Recession Watch: What to do if you're laid off
File for unemployment immediately. Some states give unemployment benefits based upon the day you file for benefits, rather than the day you lose your job. Sign up right away to avoid missing out on any benefits you're due.
Take a hard look at your family's budget. Where can you immediately cut costs? What bills absolutely must be paid, no matter what? Evaluate your family's needs and wants, and come up with a worst-case-scenario budget so you can see where you have to start cutting your spending immediately.
Begin your job search right away. Don't sit around waiting to be called back to work, even if your employer promises you that you will return to work soon. You don't know for sure if you'll ever go back to work there, so do yourself a favor and start your job search right away. If you do get called back, good for you. If you don't, you'll be glad that you've been pounding the pavement.
Get some help with your resume. It never hurts to have a second set of eyes look over your resume. You probably think you've covered all the bases, but ideas from a human resources professional can help too. They might even be able to help add some "punch" to it. And of course, you'll want to have someone proofread it. There's nothing worse that misspellings and grammar problems when you're trying to find a job.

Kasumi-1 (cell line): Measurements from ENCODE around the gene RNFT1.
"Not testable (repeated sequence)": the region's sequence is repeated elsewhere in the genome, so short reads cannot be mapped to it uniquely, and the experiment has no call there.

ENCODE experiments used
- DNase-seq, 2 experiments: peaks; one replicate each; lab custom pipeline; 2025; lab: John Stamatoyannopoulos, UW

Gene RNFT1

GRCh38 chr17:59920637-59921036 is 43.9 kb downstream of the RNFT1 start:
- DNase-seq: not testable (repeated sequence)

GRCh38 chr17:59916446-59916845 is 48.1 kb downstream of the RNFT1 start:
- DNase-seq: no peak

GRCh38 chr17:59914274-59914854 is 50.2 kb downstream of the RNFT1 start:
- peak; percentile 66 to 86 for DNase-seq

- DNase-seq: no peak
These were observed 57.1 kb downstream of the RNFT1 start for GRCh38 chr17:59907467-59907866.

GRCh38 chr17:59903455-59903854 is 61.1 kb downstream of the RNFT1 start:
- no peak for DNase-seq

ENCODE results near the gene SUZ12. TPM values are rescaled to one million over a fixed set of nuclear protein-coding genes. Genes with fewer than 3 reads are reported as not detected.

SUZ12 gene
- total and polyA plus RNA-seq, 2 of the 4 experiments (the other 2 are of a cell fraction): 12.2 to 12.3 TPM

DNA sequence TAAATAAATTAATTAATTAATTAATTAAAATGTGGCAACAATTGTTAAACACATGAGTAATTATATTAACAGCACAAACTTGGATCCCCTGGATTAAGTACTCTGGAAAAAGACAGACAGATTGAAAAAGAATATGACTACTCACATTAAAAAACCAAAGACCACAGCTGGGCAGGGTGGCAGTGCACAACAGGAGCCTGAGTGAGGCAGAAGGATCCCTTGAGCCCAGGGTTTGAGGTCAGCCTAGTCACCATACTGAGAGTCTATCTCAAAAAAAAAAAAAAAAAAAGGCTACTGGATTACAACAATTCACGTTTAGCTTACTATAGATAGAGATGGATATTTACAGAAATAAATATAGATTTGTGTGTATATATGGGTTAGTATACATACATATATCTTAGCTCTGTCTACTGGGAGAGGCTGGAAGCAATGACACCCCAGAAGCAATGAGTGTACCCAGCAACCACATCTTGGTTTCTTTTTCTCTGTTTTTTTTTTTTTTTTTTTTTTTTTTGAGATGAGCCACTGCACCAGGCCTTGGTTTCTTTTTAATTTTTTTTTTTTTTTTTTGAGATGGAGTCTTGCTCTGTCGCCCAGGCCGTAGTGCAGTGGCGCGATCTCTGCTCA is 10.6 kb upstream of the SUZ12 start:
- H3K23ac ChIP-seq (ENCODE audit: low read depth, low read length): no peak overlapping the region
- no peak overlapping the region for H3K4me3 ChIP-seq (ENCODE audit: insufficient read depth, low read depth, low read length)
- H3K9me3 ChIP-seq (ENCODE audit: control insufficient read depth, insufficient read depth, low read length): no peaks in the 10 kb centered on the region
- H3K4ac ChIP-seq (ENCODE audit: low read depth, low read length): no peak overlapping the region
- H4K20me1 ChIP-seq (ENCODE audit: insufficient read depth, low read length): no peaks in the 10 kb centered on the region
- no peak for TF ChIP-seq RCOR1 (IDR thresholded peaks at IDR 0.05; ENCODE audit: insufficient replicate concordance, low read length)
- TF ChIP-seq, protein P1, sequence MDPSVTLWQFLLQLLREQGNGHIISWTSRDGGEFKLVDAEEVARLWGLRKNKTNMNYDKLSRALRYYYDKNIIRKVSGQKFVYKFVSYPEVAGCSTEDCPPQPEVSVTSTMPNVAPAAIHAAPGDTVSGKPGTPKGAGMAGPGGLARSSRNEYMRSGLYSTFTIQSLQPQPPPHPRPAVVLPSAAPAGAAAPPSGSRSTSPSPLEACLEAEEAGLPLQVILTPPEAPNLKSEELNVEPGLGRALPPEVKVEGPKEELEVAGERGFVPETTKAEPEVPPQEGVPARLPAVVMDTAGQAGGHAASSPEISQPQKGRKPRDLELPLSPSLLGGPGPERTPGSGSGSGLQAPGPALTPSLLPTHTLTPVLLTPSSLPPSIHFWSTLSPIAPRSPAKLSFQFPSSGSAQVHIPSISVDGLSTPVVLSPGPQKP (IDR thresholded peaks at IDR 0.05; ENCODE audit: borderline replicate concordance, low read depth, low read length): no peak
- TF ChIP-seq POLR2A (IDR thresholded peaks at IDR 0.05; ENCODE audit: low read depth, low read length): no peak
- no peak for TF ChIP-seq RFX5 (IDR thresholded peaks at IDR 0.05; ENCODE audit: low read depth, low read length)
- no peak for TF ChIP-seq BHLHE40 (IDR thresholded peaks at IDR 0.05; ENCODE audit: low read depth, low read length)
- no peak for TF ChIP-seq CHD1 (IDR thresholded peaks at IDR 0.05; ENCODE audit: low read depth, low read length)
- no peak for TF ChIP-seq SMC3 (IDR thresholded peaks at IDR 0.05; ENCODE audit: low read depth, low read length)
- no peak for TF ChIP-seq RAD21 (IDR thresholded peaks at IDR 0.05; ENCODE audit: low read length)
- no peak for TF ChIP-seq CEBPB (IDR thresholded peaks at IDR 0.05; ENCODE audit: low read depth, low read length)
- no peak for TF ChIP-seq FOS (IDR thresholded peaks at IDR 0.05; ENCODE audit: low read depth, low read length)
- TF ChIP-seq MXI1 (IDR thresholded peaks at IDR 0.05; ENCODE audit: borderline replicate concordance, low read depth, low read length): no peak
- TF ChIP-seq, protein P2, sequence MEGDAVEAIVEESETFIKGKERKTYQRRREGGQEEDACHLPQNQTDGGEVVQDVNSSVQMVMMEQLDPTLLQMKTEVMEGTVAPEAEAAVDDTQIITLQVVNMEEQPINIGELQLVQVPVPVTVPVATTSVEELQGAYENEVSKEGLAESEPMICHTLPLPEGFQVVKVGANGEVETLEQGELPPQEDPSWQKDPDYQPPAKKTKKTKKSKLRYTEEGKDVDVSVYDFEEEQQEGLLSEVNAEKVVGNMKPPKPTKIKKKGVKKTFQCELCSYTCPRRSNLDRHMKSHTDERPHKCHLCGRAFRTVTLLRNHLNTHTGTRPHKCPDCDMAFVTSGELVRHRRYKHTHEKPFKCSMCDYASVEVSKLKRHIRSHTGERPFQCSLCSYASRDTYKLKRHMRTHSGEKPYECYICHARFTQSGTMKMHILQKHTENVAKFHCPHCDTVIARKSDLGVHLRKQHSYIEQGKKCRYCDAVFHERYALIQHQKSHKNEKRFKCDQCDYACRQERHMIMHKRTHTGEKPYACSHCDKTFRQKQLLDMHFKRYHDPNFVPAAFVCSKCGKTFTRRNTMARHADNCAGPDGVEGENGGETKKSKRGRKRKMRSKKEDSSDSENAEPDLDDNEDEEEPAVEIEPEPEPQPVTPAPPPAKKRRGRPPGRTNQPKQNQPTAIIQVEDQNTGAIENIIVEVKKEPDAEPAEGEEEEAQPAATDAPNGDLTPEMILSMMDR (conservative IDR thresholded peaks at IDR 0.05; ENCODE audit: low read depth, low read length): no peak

Start networking. Friends and family are a great place to start when looking for a new job. Don't hesitate to contact old co-workers to see if they're aware of positions available or opportunities that might be right for you. Some communities have networking events just for job-seekers to help exchange leads and advice.
Look into educational programs. States often have special educational programs set up for those who have unexpectedly lost their jobs. You might be able to go to college at a reduced rate or get into a technical training program at little or no cost.
Be willing to make some sacrifices. You might have to take a temporary job paying less than you're used to if you have bills that need to be paid. Swallow your pride and do what you need to do to avoid falling behind on your obligations. No one wants to be underpaid or work beneath their skill level, but sometimes you gotta do what you gotta do to put food on the table.
Tracy L. Coenen, CPA, MBA, CFE performs fraud examinations and financial investigations for her company Sequence Inc. Forensic Accounting, and is the author of Essentials of Corporate Fraud. This post is part of a series offering consumers advice on what to do during a recession.